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August 2, 2018
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Fifty years after 9-1-1 was established as the nation’s single, nationwide emergency number, the basic technology linking Americans to emergency response call centers remains almost unchanged across the country.

Most Public Safety Access Points (PSAPs), the first-response call centers that handle 9-1-1 calls are still reliant on data bases that link landline phone numbers to fixed addresses. But in a world where four out of five emergency calls originate from mobile phones, that’s no longer good enough.

The fact is, while your favorite online pizza outlet can automatically pinpoint your location and connect you to its nearest store, legacy 9-1-1 lacks that level of accuracy.

Instead, legacy 9-1-1 systems use network data to assign an approximate location and callers themselves must explain where to find them. Calls routed to the wrong PSAP, must be transferred, after which the caller must again provide a location. This take time.

Next-Generation 9-1-1 changes that, enabling better geographic location accuracy and more rapid, accurate call routing.

No state is further down the NG9-1-1 route than Massachusetts, which launched a statewide effort nearly four years ago to retire the legacy 9-1-1 systems at more than 250 primary PSAPs statewide. Leveraging best-in-class technology and the universally accepted National Emergency Number Association i3 standard for NG9-1-1. Today, it is the largest NENA i3-compliant emergency network in the nation.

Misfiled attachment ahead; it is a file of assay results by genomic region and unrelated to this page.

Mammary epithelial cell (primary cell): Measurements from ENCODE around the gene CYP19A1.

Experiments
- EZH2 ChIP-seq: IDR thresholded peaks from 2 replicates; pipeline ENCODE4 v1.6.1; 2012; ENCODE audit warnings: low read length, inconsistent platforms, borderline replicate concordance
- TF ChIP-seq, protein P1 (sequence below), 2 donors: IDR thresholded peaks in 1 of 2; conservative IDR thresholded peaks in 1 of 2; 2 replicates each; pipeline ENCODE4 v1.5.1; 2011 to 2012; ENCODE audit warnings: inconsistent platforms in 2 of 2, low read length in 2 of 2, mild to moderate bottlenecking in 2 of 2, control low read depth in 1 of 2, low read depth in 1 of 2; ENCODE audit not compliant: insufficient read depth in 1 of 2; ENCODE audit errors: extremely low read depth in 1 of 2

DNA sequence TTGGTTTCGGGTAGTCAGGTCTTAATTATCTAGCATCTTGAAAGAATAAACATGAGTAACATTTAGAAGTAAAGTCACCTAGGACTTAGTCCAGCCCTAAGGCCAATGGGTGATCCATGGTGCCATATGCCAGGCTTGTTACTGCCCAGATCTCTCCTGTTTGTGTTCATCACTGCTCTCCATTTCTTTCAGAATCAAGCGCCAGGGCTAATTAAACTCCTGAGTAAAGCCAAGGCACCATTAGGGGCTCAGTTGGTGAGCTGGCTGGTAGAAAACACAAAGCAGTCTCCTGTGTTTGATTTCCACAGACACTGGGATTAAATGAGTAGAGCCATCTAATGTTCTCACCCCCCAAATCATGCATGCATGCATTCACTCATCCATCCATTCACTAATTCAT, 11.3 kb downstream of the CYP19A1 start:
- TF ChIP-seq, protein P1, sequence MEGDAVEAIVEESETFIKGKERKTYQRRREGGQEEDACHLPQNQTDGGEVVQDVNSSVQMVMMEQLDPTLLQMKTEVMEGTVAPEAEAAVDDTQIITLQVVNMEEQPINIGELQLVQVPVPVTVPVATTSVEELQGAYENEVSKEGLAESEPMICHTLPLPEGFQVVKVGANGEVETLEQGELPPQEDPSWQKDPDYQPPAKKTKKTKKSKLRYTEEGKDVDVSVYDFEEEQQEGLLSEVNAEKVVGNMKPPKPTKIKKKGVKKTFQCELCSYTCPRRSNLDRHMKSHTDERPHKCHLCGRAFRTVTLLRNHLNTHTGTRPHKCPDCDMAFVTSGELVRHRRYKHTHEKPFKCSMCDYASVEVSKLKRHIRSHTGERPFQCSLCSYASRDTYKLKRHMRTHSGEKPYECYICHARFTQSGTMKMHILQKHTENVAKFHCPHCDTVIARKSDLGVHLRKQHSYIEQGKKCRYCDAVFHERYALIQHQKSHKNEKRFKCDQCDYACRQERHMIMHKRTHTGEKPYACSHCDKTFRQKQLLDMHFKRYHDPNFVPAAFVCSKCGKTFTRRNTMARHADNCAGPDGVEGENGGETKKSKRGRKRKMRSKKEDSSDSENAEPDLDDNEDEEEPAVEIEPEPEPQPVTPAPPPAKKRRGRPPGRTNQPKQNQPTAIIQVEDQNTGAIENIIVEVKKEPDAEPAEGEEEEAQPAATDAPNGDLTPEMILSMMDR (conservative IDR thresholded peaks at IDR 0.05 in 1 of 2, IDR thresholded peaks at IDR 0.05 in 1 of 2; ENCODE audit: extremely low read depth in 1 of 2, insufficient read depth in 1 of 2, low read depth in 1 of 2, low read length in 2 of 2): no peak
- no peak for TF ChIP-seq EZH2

To launch Massachusetts’ NG9-1-1 system, the state partnered with General Dynamics Information Technology to develop a geospatial routing system that instantaneously routes calls based on the caller’s validated location and routing policies based on that given location and the type of call (whether it originated as a landline, mobile or VOIP), essential since location data varies by call type.

Rapid, accurate routing is critical, because in emergency response, seconds matter. With lives often on the line, misrouting call to the wrong correct PSAP can have tragic consequences. Likewise, making callers repeat themselves ramps up stress and delays emergency response. Legacy 9-1-1 systems typically misroute between 10 percent and 20 percent of calls; NG9-1-1 aims to get that number under 5 percent, and eventually close to zero.

Getting there is possible because Massachusetts took the long view in building out its NG9-1-1 strategy. By pursuing a single, statewide strategy and adopting the national NENA i3 standard, state 9-1-1 authorities ensured long-term system compatibility, as well as a common glide path for future upgrades.

NG9-1-1 is also designed for resilience: Two IP network connections come into each PSAP, connecting two geographically diverse data centers that house all the system’s applications to dual-core Wide Area Networks at each location. This parallel approach ensures there are no single points of failure in any layer of the system, and it’s built on proven technology long used by all the major network carriers.

Bringing America’s emergency response networks into the modern communications era is complicated. Funding, timing, technology and policy each present their own variables and challenges. But 9-1-1 agencies do not have to reinvent the wheel. By leveraging national standards and proven, experienced partners, 9-1-1 agencies can replace aging legacy systems with state-of-the-art NG9-1-1 solutions, pointing the way to more rapid and resilient emergency response.

Learn more about our True NG9-1-1 capabilities.